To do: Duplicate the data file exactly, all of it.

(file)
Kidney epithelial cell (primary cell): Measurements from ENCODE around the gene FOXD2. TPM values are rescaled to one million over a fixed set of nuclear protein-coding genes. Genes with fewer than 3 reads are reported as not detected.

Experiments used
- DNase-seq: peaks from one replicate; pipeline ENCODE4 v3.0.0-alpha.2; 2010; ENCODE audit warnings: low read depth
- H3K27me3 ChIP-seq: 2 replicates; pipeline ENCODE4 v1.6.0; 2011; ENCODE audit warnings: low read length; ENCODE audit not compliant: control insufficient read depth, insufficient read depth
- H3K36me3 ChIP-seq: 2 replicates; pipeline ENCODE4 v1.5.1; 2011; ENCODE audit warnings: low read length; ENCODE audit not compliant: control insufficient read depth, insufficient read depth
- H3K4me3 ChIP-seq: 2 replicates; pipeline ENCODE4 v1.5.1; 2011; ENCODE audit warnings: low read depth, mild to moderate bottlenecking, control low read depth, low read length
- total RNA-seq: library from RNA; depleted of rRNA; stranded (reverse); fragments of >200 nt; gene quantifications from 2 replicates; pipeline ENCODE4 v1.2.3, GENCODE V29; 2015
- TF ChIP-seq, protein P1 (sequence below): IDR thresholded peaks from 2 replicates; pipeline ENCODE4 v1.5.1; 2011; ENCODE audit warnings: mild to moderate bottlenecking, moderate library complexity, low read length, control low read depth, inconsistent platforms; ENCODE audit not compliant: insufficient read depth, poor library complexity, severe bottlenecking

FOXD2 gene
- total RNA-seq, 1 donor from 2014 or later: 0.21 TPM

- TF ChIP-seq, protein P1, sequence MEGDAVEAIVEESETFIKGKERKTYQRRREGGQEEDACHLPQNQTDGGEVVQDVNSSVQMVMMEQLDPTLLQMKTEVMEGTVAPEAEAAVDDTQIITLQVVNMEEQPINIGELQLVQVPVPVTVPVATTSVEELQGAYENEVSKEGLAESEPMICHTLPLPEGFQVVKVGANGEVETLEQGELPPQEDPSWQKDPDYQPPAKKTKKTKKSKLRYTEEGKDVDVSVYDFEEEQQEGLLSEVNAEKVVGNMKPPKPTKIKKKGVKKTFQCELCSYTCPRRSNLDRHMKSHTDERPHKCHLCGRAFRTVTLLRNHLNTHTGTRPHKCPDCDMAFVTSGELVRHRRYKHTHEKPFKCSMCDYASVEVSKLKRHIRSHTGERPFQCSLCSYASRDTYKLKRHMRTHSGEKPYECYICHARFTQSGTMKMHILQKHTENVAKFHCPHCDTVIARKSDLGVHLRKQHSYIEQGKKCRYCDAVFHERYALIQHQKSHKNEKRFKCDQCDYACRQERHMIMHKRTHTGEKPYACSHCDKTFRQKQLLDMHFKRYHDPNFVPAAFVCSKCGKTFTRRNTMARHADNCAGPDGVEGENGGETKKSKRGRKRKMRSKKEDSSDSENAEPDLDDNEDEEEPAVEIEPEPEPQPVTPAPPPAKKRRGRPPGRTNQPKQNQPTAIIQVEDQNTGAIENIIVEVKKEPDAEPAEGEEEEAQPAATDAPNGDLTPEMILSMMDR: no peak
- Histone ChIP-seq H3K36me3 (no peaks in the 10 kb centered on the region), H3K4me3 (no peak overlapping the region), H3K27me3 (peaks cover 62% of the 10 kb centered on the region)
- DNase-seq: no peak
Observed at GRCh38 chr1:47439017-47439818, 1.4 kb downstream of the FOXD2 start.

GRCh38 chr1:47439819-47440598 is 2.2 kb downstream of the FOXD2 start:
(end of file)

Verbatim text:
Kidney epithelial cell (primary cell): Measurements from ENCODE around the gene FOXD2. TPM values are rescaled to one million over a fixed set of nuclear protein-coding genes. Genes with fewer than 3 reads are reported as not detected.

Experiments used
- DNase-seq: peaks from one replicate; pipeline ENCODE4 v3.0.0-alpha.2; 2010; ENCODE audit warnings: low read depth
- H3K27me3 ChIP-seq: 2 replicates; pipeline ENCODE4 v1.6.0; 2011; ENCODE audit warnings: low read length; ENCODE audit not compliant: control insufficient read depth, insufficient read depth
- H3K36me3 ChIP-seq: 2 replicates; pipeline ENCODE4 v1.5.1; 2011; ENCODE audit warnings: low read length; ENCODE audit not compliant: control insufficient read depth, insufficient read depth
- H3K4me3 ChIP-seq: 2 replicates; pipeline ENCODE4 v1.5.1; 2011; ENCODE audit warnings: low read depth, mild to moderate bottlenecking, control low read depth, low read length
- total RNA-seq: library from RNA; depleted of rRNA; stranded (reverse); fragments of >200 nt; gene quantifications from 2 replicates; pipeline ENCODE4 v1.2.3, GENCODE V29; 2015
- TF ChIP-seq, protein P1 (sequence below): IDR thresholded peaks from 2 replicates; pipeline ENCODE4 v1.5.1; 2011; ENCODE audit warnings: mild to moderate bottlenecking, moderate library complexity, low read length, control low read depth, inconsistent platforms; ENCODE audit not compliant: insufficient read depth, poor library complexity, severe bottlenecking

FOXD2 gene
- total RNA-seq, 1 donor from 2014 or later: 0.21 TPM

- TF ChIP-seq, protein P1, sequence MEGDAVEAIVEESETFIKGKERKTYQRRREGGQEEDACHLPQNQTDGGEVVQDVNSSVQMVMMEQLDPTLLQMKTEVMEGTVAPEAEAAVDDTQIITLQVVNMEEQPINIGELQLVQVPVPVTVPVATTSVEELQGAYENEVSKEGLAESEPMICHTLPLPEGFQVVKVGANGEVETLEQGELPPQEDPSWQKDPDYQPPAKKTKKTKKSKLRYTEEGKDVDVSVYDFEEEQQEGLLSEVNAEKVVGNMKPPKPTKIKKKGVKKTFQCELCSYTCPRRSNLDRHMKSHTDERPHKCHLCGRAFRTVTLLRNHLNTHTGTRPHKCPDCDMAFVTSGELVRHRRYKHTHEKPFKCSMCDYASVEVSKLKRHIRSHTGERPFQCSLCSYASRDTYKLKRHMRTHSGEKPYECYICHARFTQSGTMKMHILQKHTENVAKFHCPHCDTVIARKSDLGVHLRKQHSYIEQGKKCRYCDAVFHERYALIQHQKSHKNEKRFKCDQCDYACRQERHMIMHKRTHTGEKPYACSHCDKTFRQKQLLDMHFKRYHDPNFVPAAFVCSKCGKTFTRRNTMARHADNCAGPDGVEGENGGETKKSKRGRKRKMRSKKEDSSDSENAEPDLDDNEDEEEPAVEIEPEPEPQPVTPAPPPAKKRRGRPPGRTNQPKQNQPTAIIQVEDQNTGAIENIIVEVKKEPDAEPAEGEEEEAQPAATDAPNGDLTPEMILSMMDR: no peak
- Histone ChIP-seq H3K36me3 (no peaks in the 10 kb centered on the region), H3K4me3 (no peak overlapping the region), H3K27me3 (peaks cover 62% of the 10 kb centered on the region)
- DNase-seq: no peak
Observed at GRCh38 chr1:47439017-47439818, 1.4 kb downstream of the FOXD2 start.

GRCh38 chr1:47439819-47440598 is 2.2 kb downstream of the FOXD2 start: